Oil cartel fears losing control over supply as Iraqi output hits 20-yeat high

 

The relatively peaceful conduct of the Iraqi election and the signing of a clutch of contracts with foreign multinational companies, including BP, Shell and ExxonMobil, raises the prospect of a surge in Iraqi oil output over the next few years.

OPEC is expected to agree to maintain its official output at existing levels, but behind the scenes there is concern. Iraq has been suspended from the operation of OPEC quotas since 2003 amid war and civil and political chaos, but the cartel now needs to bring its wayward child back into the fold.

“There is only one issue, but it’s a tsunami: Iraq,” Leo Drollas, of the Centre for Global Energy Studies, said. With enough investment, the country has the potential to double or even triple its production. “If (Iraq) enjoys a period of stability, it could have a major destabilising effect on OPEC and the oil price.”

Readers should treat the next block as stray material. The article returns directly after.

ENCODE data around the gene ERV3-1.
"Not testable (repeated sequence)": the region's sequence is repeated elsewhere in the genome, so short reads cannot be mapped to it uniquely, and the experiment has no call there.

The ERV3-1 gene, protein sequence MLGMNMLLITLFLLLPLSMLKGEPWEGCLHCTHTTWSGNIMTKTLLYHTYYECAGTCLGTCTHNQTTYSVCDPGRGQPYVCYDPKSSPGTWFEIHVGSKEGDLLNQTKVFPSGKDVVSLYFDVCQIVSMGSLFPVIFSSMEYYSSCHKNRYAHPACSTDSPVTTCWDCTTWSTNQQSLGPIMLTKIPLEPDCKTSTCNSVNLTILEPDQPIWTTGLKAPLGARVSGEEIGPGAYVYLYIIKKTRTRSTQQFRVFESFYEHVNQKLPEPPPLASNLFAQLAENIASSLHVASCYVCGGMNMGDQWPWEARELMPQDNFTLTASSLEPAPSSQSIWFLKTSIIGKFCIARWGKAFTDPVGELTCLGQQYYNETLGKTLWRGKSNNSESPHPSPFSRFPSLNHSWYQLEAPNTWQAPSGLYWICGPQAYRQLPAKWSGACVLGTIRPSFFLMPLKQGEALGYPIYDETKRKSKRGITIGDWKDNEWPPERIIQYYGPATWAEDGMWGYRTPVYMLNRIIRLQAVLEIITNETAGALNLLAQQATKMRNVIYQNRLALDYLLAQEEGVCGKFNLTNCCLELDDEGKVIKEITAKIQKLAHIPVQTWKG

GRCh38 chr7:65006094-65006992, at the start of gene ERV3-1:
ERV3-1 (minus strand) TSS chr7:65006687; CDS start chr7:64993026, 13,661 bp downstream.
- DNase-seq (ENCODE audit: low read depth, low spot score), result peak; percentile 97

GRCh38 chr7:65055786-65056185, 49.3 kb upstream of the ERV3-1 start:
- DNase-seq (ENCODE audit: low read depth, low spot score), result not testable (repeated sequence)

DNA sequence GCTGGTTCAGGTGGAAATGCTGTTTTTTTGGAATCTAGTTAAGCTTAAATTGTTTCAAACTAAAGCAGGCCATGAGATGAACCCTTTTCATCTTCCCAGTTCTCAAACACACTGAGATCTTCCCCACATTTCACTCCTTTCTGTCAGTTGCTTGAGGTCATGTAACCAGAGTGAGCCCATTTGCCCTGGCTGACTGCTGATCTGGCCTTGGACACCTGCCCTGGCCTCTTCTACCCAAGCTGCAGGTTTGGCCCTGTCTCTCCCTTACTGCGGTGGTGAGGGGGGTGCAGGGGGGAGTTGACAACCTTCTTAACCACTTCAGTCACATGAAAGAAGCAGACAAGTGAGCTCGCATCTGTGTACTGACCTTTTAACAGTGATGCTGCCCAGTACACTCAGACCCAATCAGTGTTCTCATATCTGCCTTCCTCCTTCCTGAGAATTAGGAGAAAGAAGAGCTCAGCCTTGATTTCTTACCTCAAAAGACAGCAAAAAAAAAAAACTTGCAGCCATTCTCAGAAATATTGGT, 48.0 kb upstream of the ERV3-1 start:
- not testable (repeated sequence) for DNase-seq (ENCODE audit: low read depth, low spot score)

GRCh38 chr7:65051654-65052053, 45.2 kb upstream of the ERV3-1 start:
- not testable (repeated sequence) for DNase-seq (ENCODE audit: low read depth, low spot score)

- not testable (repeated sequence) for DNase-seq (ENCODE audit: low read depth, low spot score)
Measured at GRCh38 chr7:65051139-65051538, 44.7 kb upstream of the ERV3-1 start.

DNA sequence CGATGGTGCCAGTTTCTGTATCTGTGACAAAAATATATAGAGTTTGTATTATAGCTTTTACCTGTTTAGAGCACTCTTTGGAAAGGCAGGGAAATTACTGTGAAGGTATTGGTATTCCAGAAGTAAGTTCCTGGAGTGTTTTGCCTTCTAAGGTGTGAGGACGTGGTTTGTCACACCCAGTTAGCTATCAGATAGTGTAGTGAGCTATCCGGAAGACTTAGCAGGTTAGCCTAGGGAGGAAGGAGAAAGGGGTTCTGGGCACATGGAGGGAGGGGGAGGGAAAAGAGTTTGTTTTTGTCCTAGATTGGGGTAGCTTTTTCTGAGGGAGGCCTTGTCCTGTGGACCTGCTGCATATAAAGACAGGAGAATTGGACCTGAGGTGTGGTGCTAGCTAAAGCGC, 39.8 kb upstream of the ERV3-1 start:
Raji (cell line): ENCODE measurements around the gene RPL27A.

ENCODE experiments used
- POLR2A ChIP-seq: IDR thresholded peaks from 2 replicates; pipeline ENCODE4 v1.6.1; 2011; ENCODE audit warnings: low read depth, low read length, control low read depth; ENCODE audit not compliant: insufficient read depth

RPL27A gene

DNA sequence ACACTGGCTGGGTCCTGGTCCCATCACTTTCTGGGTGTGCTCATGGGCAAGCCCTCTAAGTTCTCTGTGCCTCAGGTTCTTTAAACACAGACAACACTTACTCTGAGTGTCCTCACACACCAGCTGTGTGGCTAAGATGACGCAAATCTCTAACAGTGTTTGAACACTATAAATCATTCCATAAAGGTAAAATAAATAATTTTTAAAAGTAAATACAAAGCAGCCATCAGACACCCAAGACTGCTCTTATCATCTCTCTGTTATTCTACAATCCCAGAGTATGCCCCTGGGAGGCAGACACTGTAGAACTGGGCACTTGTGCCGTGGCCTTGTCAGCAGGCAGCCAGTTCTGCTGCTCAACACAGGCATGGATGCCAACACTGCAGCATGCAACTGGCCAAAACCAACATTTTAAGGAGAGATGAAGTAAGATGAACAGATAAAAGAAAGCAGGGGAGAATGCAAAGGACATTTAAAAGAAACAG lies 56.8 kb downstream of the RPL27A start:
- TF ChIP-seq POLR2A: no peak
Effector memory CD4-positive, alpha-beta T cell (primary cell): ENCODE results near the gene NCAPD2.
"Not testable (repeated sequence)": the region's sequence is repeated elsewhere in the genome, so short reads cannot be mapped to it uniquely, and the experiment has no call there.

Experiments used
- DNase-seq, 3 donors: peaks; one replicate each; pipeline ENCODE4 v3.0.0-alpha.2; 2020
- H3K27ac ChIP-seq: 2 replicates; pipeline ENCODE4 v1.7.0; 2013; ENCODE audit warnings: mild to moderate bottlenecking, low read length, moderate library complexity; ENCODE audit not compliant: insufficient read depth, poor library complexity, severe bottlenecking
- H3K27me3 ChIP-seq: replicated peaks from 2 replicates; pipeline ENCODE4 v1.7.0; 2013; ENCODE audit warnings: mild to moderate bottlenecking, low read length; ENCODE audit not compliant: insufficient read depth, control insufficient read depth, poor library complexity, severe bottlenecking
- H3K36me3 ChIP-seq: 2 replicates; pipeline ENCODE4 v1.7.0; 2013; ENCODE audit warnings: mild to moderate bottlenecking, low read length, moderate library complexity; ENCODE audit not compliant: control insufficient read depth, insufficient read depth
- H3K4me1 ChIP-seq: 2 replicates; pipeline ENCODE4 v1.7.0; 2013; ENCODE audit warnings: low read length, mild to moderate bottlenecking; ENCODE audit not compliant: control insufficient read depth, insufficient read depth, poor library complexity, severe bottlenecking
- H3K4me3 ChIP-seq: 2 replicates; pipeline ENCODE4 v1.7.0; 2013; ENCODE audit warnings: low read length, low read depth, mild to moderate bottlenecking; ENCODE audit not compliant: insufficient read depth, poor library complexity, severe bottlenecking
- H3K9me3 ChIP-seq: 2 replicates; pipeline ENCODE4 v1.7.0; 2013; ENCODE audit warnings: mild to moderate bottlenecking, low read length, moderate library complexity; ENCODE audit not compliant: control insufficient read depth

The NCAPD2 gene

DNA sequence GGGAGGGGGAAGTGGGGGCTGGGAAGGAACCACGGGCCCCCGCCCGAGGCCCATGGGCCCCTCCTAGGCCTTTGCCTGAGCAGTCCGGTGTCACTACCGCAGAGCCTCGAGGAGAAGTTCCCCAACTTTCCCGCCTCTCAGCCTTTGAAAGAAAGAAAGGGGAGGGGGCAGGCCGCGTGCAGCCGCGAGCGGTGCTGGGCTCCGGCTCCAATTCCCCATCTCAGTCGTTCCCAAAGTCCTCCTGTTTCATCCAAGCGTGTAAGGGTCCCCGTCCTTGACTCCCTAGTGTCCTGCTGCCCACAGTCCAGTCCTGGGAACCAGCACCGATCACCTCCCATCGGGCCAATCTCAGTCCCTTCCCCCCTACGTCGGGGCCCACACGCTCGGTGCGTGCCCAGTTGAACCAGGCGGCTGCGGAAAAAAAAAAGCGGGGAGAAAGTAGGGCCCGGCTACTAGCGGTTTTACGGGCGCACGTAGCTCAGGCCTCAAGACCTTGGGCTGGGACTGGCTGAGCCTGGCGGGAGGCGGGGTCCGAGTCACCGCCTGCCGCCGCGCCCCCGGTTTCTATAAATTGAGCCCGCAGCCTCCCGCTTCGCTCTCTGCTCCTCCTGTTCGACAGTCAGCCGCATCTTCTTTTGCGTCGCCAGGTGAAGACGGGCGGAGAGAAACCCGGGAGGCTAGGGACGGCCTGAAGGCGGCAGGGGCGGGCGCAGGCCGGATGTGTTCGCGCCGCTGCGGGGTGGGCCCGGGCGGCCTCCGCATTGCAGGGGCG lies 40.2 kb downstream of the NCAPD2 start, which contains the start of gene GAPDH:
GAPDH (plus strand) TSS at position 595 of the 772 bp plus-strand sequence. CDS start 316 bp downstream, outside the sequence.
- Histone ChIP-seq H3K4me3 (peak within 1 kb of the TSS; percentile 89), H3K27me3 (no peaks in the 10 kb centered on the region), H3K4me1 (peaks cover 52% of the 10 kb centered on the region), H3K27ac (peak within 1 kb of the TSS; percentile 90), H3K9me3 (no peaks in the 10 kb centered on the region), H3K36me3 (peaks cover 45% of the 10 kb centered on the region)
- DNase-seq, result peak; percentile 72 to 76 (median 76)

A continuing rise in Iraqi output, just when the IEA is predicting nil growth in demand from Western oil consumers, would not be welcomed by OPEC members.

The cartel believes that high oil prices are here to stay and many members, including the hawkish nations of Iran and Venezuela, need the present price of $US70 to $US80 per barrel to bolster flagging economies and social-support systems.

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